JOHN L ERVIN
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HONORED ON PANEL 7W, LINE 26 OF THE WALL

JOHN LEE ERVIN

WALL NAME

JOHN L ERVIN

PANEL / LINE

7W/26

DATE OF BIRTH

11/03/1949

CASUALTY PROVINCE

QUANG NGAI

DATE OF CASUALTY

08/31/1970

HOME OF RECORD

SPRINGFIELD

COUNTY OF RECORD

Sangamon County

STATE

IL

BRANCH OF SERVICE

ARMY

RANK

SP4

REMEMBRANCES

LEFT FOR JOHN LEE ERVIN
POSTED ON 9.10.2021
POSTED BY: Mike Archer

I was with John that day.

If any of John Ervin's family wants to know the details of John's final moments, contact me. The explosion put me in the hospital for a week. Respectfully, Mike Archer
John Lee Ervin,
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POSTED ON 11.3.2020
POSTED BY: Dennis Wriston

I'm proud of our Vietnam Veterans

Specialist Four John Lee Ervin, Served with the 3rd Platoon, Company D, 1st Battalion, 52nd Infantry Regiment, 198th Infantry Brigade, Americal Division, United States Army Vietnam.
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POSTED ON 12.2.2018
POSTED BY: Sherri Boner

Such a sweet uy

John was a neighbor kid in Springfield. Such a sweetheart.Quiet, just an all around nice guy. So sad that he never got a chance to get married and do all the things he should have done.
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POSTED ON 8.13.2018
POSTED BY: Lucy Micik

Thank You

Dear Sp4 John Ervin,
Thank you for your service as an Infantryman. You are on the same panel as Mike, say hi to him in heaven. We remember all you who gave their all. It has been too long, and it's about time for us all to acknowledge the sacrifices of those like you who answered our nation's call. Please watch over America, it stills needs your strength, courage and faithfulness. Rest in peace with the angels.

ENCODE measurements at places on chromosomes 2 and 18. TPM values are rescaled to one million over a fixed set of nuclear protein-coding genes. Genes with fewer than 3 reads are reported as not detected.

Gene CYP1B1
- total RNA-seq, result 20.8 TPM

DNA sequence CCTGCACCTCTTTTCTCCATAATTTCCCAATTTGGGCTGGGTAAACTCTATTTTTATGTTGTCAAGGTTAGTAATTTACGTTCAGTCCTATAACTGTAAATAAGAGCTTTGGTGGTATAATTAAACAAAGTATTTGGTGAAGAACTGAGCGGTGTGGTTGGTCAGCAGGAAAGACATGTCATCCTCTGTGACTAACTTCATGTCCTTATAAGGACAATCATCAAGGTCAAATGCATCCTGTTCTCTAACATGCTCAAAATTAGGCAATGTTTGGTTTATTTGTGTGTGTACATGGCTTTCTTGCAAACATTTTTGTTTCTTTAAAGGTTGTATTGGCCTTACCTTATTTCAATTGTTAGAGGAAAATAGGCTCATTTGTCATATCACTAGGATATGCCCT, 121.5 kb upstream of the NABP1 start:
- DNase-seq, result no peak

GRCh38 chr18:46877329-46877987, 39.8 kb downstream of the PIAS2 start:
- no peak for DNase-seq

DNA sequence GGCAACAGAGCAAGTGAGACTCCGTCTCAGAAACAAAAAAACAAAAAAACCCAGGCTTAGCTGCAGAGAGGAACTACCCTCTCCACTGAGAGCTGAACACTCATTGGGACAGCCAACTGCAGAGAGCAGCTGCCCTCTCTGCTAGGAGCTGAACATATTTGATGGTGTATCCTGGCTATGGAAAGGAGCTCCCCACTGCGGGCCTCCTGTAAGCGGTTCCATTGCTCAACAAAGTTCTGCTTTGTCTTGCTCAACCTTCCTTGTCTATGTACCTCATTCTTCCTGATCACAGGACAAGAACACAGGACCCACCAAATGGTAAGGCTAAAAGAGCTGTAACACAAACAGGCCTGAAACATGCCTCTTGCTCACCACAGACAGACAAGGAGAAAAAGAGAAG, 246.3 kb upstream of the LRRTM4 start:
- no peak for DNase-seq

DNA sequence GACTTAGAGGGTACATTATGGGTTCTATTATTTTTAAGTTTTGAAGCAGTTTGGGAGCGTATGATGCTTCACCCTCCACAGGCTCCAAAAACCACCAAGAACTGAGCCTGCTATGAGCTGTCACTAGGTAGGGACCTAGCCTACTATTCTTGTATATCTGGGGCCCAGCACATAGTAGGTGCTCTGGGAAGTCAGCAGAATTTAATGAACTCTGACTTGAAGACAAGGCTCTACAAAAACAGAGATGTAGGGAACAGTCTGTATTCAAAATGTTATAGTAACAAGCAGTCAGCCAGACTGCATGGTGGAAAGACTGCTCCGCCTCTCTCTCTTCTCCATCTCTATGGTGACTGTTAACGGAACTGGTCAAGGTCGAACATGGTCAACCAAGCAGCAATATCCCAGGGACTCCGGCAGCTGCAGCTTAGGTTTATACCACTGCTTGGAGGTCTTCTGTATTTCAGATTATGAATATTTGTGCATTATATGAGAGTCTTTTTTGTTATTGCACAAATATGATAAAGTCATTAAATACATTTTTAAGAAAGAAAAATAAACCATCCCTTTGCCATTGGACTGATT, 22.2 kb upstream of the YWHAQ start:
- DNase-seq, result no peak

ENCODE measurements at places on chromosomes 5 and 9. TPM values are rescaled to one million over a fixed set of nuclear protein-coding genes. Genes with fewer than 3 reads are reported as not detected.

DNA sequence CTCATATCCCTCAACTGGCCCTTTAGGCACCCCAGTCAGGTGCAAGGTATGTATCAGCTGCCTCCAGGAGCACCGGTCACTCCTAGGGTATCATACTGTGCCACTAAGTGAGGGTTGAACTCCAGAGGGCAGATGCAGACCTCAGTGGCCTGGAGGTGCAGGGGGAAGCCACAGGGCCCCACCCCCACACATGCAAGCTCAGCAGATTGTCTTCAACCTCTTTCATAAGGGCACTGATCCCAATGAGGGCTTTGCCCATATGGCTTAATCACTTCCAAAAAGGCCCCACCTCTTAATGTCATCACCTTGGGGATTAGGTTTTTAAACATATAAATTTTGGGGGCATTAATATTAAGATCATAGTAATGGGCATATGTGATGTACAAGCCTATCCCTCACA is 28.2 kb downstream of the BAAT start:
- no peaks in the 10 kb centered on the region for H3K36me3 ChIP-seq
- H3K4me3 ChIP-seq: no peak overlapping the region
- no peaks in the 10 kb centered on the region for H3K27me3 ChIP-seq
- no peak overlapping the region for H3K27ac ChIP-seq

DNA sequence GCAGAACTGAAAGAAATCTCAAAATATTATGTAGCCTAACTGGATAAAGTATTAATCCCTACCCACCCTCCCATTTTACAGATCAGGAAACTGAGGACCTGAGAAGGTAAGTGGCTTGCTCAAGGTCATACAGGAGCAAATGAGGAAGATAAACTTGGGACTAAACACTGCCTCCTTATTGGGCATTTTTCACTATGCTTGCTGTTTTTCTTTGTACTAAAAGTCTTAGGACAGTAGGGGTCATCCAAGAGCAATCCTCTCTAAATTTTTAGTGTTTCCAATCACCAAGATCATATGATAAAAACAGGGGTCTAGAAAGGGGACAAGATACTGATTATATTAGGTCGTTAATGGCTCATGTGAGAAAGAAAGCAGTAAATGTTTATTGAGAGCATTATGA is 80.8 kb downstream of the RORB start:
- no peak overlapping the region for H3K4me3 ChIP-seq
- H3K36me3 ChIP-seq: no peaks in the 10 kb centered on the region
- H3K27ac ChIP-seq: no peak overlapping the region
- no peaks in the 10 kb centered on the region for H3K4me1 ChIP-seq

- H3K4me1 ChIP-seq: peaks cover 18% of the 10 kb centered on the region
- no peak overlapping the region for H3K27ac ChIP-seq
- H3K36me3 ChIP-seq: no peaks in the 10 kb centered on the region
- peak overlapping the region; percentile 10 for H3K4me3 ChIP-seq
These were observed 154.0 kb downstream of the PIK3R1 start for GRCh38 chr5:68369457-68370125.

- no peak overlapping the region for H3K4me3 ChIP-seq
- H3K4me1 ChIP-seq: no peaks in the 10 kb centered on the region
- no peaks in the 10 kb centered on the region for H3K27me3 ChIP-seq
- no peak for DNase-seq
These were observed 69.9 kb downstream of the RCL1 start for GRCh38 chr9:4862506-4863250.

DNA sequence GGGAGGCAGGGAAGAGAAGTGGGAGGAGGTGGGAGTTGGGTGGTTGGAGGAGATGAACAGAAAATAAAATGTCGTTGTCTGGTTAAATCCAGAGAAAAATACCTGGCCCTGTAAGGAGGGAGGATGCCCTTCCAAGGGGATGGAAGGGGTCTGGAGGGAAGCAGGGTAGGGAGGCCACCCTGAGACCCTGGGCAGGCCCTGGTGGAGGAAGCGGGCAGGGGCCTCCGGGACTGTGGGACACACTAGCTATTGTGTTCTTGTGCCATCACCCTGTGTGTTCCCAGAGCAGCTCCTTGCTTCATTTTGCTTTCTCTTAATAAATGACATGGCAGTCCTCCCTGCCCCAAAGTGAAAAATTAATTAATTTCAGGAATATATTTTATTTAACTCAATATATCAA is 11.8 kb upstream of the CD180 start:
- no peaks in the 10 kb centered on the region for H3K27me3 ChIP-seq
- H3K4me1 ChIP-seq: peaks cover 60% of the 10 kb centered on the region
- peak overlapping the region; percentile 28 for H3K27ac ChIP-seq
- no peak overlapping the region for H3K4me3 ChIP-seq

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POSTED ON 7.15.2017
POSTED BY: Marilyn Moe

Best Friend

Butch (John) was my best friend for several years before he was drafted to the military. Our family had horses, and I met Butch for the first time at the Springfield Fairgrounds where his family was stabled down the building from ours. I had brought the wrong key to get to the hay, and Butch climbed the tall wall to get to our hay, saving me a trip home to get the right key. That was a very good day, because we met.
During the summer, he would ride his appaloosa horse over to my house to collect me and my horse, and we would ride through the subdivision and talk and talk and talk. He made me laugh. Yes, I heard his jokes about Mae West, and his love of "The Duke", John Wayne. He stayed until late at night, talking on our 'second driveway', then ride home (dangerously) in the pitch dark on the country roads, uncomplaining about the danger. I so looked forward to him getting out of Vietnam for good, and we both were counting down the days. My Dad went to the feed store and was told Butch had been killed. So he came home and told me, and I was DEVASTATED.
I cried so hard and so long my parents threatened to send me to a mental institution if I didn't quit crying and eat something. Needless to say, they had no compassion at all.
I so admired Butch - he went into the army in the draft although he said he couldn't imagine killing another human being. I told him it was his patriotic duty to go; I never expected him to die! Anyway, so he became a radio operator, and he lugged a very heavy radio with a long antenna over his head, pointing him out to the enemy. He had to walk in front with his Commanding Officer, and that's why they stepped on the land mine at the head of the line. Butch was the soul of encouragement, kind, gentle. I used to drive by the pasture where his family kept the horses, and I would see his appaloosa out there, probably missing Butch, too. Butch truly lived what he believed. He seemed wise beyond his years.
He was my dearest friend. I expect him to be one of the first people I see when I get to heaven (I am a born again Christian). He was way too young to die. After he died and I found out he had died, his letters kept coming. We wrote back and forth several times a week. I hoped against hope he was still alive, that a mistake had been made, because the letters kept coming. I miss you, Butch. I left a yellow rose on your grave, no dandelions for you! - so incredibly sorry you died before your adult life had begun.
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